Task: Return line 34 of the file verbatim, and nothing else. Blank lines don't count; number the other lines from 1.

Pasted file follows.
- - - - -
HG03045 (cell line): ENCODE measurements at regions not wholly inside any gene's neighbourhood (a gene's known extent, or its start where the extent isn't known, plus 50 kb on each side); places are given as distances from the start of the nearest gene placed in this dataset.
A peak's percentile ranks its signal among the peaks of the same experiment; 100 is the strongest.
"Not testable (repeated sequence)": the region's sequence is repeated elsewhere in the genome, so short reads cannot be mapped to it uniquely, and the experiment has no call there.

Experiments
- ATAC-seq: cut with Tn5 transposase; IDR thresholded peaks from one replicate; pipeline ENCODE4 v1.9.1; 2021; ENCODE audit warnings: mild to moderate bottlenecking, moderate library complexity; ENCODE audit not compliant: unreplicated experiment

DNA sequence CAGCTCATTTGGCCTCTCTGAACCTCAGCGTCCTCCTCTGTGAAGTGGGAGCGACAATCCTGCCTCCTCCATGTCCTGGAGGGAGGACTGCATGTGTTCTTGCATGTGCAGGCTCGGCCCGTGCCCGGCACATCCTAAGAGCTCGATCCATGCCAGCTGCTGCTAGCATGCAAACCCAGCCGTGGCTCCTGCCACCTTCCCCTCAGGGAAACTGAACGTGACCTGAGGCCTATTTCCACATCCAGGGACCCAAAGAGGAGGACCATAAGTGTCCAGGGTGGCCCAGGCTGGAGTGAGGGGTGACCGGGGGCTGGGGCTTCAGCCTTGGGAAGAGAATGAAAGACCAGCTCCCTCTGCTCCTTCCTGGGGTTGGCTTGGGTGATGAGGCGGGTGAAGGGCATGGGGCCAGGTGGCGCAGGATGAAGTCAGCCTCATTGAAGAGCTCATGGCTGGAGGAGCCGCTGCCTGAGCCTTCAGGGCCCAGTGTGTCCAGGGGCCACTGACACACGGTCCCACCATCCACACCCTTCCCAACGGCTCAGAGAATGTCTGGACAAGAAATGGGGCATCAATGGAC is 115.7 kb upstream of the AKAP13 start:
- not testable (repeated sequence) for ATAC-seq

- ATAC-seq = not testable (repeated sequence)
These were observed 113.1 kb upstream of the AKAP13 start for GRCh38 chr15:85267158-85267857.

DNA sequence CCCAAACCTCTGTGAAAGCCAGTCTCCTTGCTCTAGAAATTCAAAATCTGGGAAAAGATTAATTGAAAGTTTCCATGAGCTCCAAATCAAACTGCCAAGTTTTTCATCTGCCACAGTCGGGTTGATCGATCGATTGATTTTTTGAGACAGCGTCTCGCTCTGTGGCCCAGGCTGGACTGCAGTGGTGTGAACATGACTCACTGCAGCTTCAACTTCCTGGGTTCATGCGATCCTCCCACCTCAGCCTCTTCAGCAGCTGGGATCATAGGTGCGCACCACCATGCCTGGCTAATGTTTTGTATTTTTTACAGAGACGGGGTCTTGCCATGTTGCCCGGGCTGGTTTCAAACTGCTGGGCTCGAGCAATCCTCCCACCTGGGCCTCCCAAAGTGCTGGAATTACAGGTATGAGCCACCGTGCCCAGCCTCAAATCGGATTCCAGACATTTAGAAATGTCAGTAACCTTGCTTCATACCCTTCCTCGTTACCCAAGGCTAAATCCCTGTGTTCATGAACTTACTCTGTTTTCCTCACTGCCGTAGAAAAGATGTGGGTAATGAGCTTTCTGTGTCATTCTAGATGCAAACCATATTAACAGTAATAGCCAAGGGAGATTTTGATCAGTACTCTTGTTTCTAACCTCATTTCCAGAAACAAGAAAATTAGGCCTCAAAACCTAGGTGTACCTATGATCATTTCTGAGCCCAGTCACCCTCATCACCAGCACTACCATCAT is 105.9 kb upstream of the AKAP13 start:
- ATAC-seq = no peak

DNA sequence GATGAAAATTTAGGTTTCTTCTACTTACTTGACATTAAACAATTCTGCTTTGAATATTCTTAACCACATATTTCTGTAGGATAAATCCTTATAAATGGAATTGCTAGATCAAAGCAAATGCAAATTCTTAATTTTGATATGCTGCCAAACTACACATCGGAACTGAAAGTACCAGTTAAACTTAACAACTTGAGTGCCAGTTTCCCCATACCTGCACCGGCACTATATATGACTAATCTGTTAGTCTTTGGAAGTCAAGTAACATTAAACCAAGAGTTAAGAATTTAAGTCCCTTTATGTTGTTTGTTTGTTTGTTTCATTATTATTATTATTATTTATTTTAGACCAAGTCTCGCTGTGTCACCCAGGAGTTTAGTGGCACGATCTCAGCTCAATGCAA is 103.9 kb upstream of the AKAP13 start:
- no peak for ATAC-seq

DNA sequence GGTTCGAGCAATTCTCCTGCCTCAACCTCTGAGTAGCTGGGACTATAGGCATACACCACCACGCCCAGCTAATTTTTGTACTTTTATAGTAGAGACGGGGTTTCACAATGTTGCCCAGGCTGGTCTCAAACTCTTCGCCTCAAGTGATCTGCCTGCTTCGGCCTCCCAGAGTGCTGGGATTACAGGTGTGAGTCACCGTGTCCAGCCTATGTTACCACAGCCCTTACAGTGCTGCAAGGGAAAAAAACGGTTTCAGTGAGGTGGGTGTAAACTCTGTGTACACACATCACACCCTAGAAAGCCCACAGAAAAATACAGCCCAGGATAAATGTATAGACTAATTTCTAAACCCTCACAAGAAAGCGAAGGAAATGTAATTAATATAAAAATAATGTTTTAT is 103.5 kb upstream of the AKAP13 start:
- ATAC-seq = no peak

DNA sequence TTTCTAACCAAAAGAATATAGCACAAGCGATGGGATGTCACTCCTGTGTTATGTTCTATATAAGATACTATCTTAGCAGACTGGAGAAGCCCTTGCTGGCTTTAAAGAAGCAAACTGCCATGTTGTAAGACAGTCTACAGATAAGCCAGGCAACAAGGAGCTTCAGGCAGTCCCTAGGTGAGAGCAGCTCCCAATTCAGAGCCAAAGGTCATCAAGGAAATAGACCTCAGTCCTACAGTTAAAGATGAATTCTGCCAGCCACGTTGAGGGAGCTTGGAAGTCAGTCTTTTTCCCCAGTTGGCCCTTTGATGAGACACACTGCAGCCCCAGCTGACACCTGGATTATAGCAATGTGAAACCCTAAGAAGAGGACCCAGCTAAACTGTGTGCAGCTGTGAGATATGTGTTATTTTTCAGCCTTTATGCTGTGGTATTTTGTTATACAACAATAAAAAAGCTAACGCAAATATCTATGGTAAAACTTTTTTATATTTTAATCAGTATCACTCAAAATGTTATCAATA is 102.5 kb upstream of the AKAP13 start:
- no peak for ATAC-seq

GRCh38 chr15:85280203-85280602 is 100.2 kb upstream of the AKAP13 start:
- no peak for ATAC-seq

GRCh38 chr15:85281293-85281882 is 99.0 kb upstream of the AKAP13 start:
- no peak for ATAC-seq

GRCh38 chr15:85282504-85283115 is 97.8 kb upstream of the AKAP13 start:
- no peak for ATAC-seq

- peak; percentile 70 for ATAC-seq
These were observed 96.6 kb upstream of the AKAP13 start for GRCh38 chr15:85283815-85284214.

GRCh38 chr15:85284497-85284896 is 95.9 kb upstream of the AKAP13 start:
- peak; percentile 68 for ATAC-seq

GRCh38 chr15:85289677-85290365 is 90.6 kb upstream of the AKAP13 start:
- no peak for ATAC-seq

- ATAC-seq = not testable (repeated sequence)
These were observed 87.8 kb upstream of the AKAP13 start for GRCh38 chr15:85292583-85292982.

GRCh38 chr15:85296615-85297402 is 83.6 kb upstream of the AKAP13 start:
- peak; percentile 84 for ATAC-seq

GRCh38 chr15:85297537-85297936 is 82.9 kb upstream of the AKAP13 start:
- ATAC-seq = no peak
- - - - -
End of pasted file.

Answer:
GRCh38 chr15:85297537-85297936 is 82.9 kb upstream of the AKAP13 start: